Prepare how you usually do
This is more applicable for baby led weaning, when parents skip the purees and go straight to finger foods.
If your baby has mastered their pincer grasp, and is able to move their jaw to chew, then it makes sense to give them finger food.
You can give them smaller and softer portions of the food you will be having. For example, potatoes and meat. Just mash the potatoes, or cut them into soft chunks and shred the meat so it’s easier for them to hold and chew.
Get a crinkle cutter, and cut fruits and vegetables like avocados, carrots, sweet potatoes, etc and it will provide your child the perfect grip.
How Much Breastmilk or Formula Should I Give My Baby After Starting Solids
It can be confusing to balance milk feeds with solids in the beginning, but there are a couple of pointers that will help you sort it out.
When it comes to how much breastmilk or formula you should give your baby after starting solids, the most important thing to remember is that before the age of 12 months milk or formula will be their primary source of nutrition.
This means that you should continue giving milk or formula like you used to, and the solid food will act only as a supplement.
Feed your baby breast milk or formula as per usual, and then introduce the solid food once a day. You can build this up to 2 or 3 times a day, gradually.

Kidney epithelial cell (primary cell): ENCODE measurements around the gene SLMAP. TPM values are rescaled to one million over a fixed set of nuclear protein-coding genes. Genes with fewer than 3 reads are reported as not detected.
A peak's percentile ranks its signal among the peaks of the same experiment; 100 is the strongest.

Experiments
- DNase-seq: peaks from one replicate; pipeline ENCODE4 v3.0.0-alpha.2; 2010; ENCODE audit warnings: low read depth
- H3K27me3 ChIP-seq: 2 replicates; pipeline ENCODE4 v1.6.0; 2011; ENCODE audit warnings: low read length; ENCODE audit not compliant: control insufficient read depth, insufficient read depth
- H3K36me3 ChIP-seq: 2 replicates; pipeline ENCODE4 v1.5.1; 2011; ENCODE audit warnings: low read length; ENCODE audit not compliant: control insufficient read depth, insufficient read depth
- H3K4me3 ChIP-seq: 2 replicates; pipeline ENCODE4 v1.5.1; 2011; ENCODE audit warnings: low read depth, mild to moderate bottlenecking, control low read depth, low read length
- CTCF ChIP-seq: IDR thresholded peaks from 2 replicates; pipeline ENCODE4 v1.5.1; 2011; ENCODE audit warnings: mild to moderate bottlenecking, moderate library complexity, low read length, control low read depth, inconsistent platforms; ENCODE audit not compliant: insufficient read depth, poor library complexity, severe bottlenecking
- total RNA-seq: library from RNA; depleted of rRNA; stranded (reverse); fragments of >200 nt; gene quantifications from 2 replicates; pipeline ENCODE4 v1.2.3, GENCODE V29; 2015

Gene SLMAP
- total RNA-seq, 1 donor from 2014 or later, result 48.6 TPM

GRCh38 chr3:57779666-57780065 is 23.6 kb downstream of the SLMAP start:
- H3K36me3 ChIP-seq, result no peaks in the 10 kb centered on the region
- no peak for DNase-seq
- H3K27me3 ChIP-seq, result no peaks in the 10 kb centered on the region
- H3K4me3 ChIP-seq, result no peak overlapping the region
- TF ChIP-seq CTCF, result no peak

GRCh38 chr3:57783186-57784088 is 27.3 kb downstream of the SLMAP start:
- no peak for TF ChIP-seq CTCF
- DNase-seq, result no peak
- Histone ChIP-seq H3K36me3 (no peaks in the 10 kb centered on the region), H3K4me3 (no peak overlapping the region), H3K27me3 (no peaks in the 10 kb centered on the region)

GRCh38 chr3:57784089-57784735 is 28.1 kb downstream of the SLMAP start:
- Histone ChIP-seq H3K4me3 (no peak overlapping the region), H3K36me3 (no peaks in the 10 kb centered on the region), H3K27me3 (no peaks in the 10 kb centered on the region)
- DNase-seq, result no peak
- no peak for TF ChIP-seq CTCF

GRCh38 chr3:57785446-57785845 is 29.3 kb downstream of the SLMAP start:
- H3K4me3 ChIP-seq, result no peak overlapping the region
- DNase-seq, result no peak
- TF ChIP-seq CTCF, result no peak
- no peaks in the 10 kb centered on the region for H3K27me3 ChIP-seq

Between the ages of 6 to 9 months , you should first give your baby the milk and then solids. After they are past 9 months, you can first give them solids, and then milk.
By the time they are 12 months old, they will be used to having solids with milk as a top up.
Should You Breastfeed Before or After Feeding Solids?
Remember, food before the age of one is only meant to complement your baby’s primary source of nutrition, ie, breastmilk (or formula, if you are formula feeding).
You should breastfeed before you feed solids to your baby, because this won’t interrupt your usual nursing schedule.
Till the age of 9 to 12 months, you should continue to feed your baby with breast milk and then gradually increase the amount of solids you give them as a top up.
Food Intolerance in Babies When Introducing Solids
Even though transitioning to solid food can be a fun time as part of your baby’s growth, you might also be vary of any potential food intolerances.
What are the Symptoms of a Food Intolerance in Babies?
Food intolerance, different from food allergies, is a metabolic response that can show up when introducing some types of solids.
For example, constipation, gas, diarrhea are symptoms of food intolerance that can result from lactose, gluten, etc. They will cause discomfort to your baby, but are not dangerous to their health.
Food intolerances tend to go away sometimes after they turn older, because their bodies get better at processing the food.
What Should I Do if I Suspect a Food Intolerance in Baby?
If you suspect a food intolerance, keep a food log of what your baby has been eating, so you are able to identify what food is causing the intolerance.
After you have identified the food, you can give it to them in periodic intervals and small quantities to see if it has gone away.
Food Allergies in Babies When Introducing Solids
Food allergies can be a big concern when introducing solids to your baby. Especially if you have a history of food allergies in the family, you will have questions about how to deal with it.